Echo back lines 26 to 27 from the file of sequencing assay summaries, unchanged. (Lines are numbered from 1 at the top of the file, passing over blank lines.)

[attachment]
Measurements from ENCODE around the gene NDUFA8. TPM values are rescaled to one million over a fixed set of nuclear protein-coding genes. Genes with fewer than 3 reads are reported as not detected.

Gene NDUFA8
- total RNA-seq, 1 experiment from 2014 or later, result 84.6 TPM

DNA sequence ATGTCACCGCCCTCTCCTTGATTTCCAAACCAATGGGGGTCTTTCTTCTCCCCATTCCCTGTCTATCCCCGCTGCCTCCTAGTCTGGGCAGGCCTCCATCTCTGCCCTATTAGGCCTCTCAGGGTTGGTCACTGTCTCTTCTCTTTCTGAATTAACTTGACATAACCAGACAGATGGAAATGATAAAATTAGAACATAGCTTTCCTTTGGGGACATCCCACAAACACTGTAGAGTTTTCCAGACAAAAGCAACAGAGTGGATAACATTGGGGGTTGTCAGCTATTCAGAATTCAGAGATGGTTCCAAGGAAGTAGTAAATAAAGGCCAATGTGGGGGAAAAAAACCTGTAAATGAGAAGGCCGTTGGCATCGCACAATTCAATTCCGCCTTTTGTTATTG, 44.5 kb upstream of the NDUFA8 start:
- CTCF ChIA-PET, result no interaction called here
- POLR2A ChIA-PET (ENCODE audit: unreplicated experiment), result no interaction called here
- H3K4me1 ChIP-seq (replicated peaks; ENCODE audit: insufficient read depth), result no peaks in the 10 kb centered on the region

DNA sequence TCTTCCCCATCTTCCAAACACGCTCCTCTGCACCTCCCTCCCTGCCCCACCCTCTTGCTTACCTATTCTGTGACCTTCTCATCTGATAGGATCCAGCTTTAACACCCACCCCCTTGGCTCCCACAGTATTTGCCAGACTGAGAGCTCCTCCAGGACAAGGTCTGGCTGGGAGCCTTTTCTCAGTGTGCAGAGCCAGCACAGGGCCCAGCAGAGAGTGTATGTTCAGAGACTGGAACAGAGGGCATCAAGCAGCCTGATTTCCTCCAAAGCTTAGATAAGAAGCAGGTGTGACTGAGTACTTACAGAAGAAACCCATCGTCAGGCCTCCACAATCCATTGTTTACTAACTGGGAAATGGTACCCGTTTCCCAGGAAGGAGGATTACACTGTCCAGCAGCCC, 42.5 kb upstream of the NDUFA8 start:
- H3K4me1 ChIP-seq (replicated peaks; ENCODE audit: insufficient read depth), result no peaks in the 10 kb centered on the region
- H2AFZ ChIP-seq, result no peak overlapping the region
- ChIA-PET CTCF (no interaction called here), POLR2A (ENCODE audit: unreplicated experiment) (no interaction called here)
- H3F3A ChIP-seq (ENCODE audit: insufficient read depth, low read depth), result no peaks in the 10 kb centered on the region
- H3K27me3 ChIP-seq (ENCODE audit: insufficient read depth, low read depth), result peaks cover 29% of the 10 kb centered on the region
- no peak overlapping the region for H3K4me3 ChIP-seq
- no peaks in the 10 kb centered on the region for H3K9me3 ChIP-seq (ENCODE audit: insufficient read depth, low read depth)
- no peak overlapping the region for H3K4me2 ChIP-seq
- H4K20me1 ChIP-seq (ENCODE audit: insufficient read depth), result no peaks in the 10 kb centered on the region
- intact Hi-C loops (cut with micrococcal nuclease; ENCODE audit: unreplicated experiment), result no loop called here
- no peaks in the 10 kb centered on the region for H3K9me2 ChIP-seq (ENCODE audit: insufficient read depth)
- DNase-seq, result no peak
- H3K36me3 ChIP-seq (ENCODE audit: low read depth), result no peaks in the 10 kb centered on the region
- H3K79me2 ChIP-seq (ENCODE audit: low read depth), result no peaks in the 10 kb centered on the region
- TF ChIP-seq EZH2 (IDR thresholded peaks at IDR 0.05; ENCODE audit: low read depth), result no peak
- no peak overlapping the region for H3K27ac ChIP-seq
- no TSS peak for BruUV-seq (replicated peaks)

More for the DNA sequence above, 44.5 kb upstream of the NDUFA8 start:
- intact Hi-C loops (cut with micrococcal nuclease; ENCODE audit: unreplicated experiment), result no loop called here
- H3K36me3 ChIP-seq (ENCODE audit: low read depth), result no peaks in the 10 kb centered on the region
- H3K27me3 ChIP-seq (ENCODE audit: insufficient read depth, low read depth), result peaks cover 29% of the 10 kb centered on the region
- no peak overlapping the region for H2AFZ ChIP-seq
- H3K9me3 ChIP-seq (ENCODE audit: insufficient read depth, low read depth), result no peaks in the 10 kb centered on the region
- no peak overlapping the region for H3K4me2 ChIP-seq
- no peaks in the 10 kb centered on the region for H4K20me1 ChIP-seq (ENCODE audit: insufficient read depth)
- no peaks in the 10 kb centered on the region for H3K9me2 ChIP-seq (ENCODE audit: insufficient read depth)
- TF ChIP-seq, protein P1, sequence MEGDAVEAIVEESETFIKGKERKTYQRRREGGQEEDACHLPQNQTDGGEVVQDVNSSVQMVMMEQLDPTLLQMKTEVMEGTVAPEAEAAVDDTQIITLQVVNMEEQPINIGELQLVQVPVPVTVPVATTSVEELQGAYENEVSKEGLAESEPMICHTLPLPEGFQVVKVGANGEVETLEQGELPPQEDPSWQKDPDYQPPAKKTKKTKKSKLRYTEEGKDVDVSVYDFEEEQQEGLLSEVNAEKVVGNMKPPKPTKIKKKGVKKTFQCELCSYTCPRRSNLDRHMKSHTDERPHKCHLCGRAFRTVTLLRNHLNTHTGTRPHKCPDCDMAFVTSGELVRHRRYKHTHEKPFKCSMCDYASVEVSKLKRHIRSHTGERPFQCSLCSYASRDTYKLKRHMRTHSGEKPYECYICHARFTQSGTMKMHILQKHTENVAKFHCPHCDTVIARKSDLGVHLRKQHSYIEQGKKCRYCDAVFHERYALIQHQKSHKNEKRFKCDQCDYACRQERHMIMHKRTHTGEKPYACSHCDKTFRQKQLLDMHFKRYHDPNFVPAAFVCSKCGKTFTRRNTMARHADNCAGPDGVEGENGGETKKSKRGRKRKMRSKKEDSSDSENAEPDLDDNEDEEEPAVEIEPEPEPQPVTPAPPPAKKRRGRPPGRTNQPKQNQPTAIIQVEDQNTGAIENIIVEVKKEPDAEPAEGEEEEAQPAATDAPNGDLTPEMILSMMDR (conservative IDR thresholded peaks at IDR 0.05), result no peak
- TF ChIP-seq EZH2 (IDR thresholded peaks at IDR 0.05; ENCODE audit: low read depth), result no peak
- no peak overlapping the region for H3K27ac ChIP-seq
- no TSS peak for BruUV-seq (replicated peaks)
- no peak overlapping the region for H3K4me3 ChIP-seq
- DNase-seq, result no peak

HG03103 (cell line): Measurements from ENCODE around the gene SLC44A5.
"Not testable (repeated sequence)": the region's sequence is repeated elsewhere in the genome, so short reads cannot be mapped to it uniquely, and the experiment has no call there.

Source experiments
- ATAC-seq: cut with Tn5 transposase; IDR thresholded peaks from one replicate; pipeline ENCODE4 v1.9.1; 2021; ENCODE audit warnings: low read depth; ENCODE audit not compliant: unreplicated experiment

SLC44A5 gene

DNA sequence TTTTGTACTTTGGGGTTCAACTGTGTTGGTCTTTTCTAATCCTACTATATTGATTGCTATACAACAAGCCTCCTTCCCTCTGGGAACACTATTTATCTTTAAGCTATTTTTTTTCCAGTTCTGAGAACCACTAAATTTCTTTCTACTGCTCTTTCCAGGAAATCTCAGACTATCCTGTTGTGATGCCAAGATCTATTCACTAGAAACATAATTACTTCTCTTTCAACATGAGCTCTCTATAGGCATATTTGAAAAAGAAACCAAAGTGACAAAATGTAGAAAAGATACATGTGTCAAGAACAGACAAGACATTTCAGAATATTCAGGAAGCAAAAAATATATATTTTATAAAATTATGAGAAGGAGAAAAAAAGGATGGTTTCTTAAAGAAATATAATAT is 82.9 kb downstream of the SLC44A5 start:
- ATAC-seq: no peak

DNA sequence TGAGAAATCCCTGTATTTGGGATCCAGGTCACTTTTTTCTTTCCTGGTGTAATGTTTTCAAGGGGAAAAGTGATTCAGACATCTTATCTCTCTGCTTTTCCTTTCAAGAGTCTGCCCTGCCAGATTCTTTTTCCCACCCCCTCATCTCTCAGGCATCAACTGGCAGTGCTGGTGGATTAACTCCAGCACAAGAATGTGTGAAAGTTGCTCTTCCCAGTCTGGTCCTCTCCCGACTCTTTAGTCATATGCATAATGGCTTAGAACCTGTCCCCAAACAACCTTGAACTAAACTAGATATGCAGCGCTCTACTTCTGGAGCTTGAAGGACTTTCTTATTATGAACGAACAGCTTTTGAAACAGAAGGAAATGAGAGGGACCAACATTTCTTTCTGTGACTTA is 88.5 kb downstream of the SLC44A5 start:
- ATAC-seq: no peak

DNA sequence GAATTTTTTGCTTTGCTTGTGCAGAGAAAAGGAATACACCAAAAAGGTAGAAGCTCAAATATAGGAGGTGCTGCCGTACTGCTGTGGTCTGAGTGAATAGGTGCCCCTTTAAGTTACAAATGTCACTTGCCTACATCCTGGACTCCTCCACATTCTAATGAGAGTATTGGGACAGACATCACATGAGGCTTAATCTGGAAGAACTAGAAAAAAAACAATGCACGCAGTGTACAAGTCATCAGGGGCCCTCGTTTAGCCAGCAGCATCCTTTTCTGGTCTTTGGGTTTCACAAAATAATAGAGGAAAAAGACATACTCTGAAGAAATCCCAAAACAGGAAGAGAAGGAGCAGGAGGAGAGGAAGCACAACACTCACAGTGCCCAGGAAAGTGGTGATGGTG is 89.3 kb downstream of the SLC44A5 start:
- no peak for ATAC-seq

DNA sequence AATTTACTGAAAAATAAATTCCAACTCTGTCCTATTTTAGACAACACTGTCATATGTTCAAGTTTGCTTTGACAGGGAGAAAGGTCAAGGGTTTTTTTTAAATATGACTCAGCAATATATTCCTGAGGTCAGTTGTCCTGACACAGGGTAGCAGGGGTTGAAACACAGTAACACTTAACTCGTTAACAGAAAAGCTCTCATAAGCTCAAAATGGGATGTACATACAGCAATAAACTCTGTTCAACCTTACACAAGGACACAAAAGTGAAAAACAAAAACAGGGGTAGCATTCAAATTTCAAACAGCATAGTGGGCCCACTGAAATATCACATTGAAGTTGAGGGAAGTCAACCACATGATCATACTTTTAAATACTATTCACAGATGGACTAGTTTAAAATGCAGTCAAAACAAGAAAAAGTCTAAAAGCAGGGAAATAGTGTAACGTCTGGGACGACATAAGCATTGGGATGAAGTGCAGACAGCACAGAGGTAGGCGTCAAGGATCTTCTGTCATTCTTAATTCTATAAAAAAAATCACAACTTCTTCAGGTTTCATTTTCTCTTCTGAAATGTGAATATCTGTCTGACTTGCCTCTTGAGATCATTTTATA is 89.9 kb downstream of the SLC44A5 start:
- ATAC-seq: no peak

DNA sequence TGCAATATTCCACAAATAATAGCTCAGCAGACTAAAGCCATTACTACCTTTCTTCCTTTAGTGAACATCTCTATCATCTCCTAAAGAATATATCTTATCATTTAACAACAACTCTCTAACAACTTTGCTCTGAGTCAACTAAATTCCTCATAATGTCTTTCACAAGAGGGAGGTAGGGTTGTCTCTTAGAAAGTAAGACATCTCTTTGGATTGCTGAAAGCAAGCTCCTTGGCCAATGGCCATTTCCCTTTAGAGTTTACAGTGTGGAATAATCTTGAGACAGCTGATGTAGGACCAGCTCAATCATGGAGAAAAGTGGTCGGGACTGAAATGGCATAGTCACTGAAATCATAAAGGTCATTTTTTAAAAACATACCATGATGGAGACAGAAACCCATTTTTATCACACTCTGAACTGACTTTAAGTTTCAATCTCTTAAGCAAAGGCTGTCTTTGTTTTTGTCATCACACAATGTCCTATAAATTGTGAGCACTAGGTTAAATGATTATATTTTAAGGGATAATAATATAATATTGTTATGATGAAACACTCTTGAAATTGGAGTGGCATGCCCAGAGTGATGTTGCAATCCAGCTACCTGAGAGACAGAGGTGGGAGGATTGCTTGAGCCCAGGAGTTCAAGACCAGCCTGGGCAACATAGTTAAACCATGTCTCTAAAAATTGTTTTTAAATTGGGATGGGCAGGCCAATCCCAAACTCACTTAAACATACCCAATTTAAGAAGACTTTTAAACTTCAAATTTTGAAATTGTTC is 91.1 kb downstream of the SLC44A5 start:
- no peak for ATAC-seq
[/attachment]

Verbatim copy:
More for the DNA sequence above, 44.5 kb upstream of the NDUFA8 start:
- intact Hi-C loops (cut with micrococcal nuclease; ENCODE audit: unreplicated experiment), result no loop called here